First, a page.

During health professional education, the standard message is to limit self-disclosure to patients. You’re the professional, they’re the patient, and there’s no reason from them to hear about or deal with your stuff.
That was certainly the message I received when I was in nursing school. Once I began working on an inpatient psychiatry unit, I soon found myself wanting to practice in a way that decreased the separation between myself and my patients. I wanted to decrease the power differential, and part of that was bringing my own genuine humanity. It wasn’t an issue I gave a lot of thought to, but those early glimmerings were there.
Then I got sick myself, with major depressive disorder. Once my illness was in remission, I started to contemplate the potential benefits of selectively disclosing tidbits about my illness to patients. I thought that it could help to establish rapport, demonstrate empathy, normalize elements of the illness experience, and role model what recovery could look like. Gradually I began to share judiciously, only when I thought there was likely to be considerable potential benefit to the patient.
It turned out to be a really effective therapeutic tool, and I began to use it more often. The bar I set continued to be considerable potential benefit to the patient. One thing I had never shared, and didn’t think would ever meet that bar, was my history of suicide attempts.
Then I met Jessica (not her real name). I was working on a crisis team at the time, and Jessica had been referred by the hospital emergency department, where she had presented as depressed and suicidal. Not long before, she had been hospitalized following a suicide attempt. She was facing significant situational stressors at the time; her then ex-husband had left her for another woman, and now he was trying to get full custody of their daughter. He had also made a complaint to child protective services alleging that she was unfit to care for their child.
Not surprisingly, Jessica was very guarded when she spoke with members of my team. She thought she needed to put on the best possible front to prevent child protective services from taking away access to her daughter. That meant trying to shove her illness under the rug as much as she could.
It was difficult to assess the safety risk she posed to herself when she was so reluctant to talk. After several visits with her, I decided that disclosing my own history would be justified given that it was likely to allow for greater rapport and in turn a more effective assessment of her safety.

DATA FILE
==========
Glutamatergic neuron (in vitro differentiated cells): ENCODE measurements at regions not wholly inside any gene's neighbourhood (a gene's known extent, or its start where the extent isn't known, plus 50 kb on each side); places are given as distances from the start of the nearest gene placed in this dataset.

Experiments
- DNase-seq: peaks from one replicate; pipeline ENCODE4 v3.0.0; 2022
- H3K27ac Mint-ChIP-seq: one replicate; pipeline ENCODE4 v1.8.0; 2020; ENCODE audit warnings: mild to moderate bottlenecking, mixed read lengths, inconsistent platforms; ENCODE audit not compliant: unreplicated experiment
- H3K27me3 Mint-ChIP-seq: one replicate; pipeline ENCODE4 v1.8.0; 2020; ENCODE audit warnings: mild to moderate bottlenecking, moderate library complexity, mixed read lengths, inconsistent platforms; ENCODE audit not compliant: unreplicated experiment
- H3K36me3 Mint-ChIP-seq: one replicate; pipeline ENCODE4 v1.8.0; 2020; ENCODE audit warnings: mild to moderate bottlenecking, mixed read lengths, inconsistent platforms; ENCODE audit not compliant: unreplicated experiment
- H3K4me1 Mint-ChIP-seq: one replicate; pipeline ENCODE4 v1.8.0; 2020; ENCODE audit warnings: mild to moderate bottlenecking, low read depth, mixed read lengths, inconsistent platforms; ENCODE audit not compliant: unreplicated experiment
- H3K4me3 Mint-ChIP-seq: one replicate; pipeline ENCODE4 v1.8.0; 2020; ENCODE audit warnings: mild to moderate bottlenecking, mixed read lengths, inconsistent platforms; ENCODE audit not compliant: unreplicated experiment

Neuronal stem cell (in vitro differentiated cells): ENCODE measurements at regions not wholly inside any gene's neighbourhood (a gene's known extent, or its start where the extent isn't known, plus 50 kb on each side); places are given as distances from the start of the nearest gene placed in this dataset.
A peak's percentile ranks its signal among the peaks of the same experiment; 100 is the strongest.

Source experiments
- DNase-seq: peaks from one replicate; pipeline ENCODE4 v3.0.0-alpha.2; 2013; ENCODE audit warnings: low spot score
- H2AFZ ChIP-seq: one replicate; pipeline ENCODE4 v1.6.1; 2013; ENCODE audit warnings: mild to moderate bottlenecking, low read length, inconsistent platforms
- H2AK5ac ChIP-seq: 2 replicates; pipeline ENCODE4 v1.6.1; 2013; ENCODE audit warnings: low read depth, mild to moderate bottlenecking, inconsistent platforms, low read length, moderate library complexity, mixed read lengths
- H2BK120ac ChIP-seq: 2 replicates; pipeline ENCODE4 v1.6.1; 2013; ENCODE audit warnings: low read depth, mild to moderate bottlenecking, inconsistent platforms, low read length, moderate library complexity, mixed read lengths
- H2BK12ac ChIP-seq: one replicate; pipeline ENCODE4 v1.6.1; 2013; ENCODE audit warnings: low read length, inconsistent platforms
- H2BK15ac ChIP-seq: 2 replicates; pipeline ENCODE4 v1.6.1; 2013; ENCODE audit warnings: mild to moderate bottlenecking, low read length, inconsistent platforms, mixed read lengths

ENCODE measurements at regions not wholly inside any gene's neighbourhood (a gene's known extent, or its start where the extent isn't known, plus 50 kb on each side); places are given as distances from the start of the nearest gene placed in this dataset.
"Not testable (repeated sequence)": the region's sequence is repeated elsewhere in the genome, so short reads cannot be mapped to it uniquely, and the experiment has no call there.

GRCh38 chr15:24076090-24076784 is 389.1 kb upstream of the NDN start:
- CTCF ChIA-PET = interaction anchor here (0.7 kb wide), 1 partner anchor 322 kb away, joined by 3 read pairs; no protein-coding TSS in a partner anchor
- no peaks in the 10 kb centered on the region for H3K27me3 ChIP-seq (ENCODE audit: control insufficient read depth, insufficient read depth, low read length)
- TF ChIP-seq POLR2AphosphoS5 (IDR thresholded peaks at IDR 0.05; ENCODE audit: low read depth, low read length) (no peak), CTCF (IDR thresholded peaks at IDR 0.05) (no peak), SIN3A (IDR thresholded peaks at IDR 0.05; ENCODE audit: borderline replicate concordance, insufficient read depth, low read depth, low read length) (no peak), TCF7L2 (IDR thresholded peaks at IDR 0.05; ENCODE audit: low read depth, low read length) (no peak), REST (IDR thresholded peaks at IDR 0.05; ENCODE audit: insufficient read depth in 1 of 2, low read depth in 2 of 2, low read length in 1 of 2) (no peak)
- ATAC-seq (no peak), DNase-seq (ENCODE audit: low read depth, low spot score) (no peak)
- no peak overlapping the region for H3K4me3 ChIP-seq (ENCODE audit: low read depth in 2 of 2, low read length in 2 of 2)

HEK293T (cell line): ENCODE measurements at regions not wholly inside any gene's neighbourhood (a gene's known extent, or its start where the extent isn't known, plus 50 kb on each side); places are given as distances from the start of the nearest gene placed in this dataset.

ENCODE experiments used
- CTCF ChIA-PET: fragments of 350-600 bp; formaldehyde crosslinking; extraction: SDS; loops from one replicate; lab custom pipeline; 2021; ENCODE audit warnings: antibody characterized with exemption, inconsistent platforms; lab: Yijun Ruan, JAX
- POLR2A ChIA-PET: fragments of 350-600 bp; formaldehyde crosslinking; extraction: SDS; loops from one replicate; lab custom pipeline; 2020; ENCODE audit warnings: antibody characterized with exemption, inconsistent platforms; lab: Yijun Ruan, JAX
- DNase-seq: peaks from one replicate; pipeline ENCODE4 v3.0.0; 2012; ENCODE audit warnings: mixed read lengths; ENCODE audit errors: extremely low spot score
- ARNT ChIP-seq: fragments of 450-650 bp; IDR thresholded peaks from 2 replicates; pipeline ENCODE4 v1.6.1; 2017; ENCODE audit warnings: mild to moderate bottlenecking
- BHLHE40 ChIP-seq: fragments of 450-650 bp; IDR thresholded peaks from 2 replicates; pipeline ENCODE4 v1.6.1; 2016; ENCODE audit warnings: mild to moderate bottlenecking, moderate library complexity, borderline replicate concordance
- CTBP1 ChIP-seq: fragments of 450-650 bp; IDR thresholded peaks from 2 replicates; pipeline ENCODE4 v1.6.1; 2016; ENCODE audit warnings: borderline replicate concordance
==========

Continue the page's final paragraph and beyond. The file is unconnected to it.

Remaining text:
When I told her that I had been there before, that I had been suicidal, she relaxed visibly. She leaned forward and her posture became less rigid. She expressed that she was curious to know more. I told her, without any details, that I had previous suicide attempts and was getting ongoing psychiatric treatment.
After I told snippets of my story, she started talking. The words flowed much more readily than they had before. She told me that she wasn’t actively thinking about suicide at that point in time, but she felt like I was something that would always be hanging over her, and she expected that’s how she would end up dying eventually. We were able to have a really good conversation around that, a conversation that she hadn’t been able to have with anyone else who wasn’t able to connect with her on the level where she was.
Did I fix Jessica’s problems? Of course not. But our shared experience offered a bit of safety and non-judgment in a world that for her felt very unsafe and judgmental. I went from being someone who could negatively affect her attempts to see her daughter, to being someone who knew where she was coming from.
Since then there hasn’t been another occasion where I thought it would be beneficial to a patient for me to disclose my history of suicidality, and there quite possibly never will be. I have no regrets over what I shared with Jessica, though. I am a nurse and I am a patient, and I’m grateful that I can bring more to each role because of the other.